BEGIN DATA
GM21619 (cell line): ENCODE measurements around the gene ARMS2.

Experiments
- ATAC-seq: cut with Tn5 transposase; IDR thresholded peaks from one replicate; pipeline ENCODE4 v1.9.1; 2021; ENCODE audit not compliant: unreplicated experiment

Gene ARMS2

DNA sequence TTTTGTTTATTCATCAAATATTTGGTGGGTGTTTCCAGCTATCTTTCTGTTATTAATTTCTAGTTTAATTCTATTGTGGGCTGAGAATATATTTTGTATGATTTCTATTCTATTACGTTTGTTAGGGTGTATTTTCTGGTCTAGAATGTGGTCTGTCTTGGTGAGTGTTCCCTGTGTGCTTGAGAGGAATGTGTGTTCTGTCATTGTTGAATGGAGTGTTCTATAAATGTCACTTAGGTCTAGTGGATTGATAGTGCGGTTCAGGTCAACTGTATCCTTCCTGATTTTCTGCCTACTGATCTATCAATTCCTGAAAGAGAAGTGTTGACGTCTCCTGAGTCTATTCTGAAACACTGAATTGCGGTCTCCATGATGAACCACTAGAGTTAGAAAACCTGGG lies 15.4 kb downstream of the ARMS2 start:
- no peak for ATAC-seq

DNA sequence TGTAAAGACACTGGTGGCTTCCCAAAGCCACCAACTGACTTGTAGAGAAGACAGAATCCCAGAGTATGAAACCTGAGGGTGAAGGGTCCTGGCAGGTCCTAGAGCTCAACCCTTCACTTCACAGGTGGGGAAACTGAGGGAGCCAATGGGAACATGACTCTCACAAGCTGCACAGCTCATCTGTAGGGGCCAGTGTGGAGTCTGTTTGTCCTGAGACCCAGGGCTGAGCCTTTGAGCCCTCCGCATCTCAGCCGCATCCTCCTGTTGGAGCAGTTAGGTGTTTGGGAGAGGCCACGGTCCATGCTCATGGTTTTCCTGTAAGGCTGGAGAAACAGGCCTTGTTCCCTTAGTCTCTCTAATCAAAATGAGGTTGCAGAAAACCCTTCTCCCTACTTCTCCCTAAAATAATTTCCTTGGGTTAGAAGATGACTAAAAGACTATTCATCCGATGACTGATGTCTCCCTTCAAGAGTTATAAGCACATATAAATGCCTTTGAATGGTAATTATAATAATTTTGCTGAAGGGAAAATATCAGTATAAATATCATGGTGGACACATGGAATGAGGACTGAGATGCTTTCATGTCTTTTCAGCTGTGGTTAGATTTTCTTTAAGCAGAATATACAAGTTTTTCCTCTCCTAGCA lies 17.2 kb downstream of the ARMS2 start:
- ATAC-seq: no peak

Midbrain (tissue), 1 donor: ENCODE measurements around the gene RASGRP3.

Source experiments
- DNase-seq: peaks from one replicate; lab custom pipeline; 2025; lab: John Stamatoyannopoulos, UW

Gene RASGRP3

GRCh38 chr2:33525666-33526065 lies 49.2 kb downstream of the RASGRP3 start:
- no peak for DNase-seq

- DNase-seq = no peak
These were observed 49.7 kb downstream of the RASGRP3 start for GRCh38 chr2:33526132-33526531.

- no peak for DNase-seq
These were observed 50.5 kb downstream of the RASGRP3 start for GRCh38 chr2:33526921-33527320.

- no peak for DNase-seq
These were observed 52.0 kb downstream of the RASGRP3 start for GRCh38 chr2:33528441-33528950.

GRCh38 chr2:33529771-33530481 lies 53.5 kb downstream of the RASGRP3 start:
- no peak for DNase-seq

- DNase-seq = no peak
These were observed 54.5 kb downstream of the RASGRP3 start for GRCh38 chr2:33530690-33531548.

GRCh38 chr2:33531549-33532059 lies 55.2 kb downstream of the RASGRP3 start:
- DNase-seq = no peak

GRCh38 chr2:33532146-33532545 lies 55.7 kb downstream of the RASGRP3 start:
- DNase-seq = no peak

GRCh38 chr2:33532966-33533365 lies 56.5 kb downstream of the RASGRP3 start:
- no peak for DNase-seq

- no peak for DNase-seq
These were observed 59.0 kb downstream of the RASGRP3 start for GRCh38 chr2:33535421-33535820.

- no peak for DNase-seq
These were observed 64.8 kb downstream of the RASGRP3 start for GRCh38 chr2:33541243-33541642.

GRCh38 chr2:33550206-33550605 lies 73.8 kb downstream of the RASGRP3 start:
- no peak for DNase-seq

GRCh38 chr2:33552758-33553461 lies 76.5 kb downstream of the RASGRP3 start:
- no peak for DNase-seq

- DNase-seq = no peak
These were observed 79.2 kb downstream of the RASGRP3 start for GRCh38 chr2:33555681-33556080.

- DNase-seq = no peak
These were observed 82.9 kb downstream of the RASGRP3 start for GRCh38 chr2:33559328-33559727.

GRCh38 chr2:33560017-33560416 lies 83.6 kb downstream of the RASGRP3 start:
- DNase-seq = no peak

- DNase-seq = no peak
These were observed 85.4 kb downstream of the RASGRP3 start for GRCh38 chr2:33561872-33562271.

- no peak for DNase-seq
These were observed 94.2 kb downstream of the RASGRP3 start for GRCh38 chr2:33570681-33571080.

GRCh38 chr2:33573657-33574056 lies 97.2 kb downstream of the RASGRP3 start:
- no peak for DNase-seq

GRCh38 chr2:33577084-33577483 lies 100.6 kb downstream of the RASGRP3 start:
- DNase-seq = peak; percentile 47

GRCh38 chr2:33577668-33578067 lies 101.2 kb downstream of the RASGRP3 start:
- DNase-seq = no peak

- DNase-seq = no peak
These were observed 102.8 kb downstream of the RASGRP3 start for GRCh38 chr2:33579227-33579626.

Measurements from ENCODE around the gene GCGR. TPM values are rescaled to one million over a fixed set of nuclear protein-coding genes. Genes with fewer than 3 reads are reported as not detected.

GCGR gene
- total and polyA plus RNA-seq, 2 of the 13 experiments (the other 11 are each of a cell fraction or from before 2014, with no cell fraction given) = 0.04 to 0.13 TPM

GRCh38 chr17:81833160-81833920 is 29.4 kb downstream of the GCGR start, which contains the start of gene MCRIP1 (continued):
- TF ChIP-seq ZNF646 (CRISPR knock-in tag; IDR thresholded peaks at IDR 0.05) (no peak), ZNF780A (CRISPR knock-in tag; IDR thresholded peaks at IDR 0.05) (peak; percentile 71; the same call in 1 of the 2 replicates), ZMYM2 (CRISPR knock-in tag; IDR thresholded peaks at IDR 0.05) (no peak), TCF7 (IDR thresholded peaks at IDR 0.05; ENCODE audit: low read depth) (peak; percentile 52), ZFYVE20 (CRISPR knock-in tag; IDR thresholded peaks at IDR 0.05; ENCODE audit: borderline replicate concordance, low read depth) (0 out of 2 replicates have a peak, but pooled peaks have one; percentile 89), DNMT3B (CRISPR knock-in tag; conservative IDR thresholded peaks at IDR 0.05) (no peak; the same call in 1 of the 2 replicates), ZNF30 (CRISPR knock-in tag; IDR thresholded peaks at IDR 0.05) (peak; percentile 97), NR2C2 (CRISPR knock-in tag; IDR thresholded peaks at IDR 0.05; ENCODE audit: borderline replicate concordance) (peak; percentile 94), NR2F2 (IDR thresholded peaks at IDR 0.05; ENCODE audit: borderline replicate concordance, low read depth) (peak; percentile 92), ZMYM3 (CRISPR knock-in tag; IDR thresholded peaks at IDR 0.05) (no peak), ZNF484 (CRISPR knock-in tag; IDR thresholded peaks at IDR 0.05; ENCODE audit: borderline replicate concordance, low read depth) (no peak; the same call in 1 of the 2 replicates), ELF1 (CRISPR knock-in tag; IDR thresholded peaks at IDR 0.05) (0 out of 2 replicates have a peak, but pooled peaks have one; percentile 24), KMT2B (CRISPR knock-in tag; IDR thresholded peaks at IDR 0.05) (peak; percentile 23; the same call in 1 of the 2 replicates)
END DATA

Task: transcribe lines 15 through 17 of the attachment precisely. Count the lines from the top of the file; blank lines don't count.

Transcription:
- DNase-seq = no peak
These were observed 49.7 kb downstream of the RASGRP3 start for GRCh38 chr2:33526132-33526531.

- no peak for DNase-seq